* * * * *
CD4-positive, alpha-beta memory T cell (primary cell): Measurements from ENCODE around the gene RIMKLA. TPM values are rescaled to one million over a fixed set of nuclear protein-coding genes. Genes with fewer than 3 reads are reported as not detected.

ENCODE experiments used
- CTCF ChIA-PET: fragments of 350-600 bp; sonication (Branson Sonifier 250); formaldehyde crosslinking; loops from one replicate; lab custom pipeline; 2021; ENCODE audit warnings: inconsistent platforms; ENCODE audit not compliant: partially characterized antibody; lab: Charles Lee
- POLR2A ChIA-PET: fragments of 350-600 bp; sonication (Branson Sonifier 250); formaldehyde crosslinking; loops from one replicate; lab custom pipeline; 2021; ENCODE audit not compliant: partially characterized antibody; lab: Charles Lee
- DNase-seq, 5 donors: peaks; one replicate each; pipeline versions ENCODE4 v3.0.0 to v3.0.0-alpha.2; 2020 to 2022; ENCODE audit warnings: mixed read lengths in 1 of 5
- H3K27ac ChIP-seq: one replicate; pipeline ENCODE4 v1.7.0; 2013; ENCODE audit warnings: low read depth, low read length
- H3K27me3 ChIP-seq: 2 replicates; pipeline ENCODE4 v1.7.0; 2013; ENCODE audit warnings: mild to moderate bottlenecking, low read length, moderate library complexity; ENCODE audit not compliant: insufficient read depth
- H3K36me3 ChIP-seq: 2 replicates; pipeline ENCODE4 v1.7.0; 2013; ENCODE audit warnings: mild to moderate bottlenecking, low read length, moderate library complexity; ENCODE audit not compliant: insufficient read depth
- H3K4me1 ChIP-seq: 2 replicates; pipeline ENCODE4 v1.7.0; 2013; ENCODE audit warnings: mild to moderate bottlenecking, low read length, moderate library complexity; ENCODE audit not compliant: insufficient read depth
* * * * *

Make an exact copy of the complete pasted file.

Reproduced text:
CD4-positive, alpha-beta memory T cell (primary cell): Measurements from ENCODE around the gene RIMKLA. TPM values are rescaled to one million over a fixed set of nuclear protein-coding genes. Genes with fewer than 3 reads are reported as not detected.

ENCODE experiments used
- CTCF ChIA-PET: fragments of 350-600 bp; sonication (Branson Sonifier 250); formaldehyde crosslinking; loops from one replicate; lab custom pipeline; 2021; ENCODE audit warnings: inconsistent platforms; ENCODE audit not compliant: partially characterized antibody; lab: Charles Lee
- POLR2A ChIA-PET: fragments of 350-600 bp; sonication (Branson Sonifier 250); formaldehyde crosslinking; loops from one replicate; lab custom pipeline; 2021; ENCODE audit not compliant: partially characterized antibody; lab: Charles Lee
- DNase-seq, 5 donors: peaks; one replicate each; pipeline versions ENCODE4 v3.0.0 to v3.0.0-alpha.2; 2020 to 2022; ENCODE audit warnings: mixed read lengths in 1 of 5
- H3K27ac ChIP-seq: one replicate; pipeline ENCODE4 v1.7.0; 2013; ENCODE audit warnings: low read depth, low read length
- H3K27me3 ChIP-seq: 2 replicates; pipeline ENCODE4 v1.7.0; 2013; ENCODE audit warnings: mild to moderate bottlenecking, low read length, moderate library complexity; ENCODE audit not compliant: insufficient read depth
- H3K36me3 ChIP-seq: 2 replicates; pipeline ENCODE4 v1.7.0; 2013; ENCODE audit warnings: mild to moderate bottlenecking, low read length, moderate library complexity; ENCODE audit not compliant: insufficient read depth
- H3K4me1 ChIP-seq: 2 replicates; pipeline ENCODE4 v1.7.0; 2013; ENCODE audit warnings: mild to moderate bottlenecking, low read length, moderate library complexity; ENCODE audit not compliant: insufficient read depth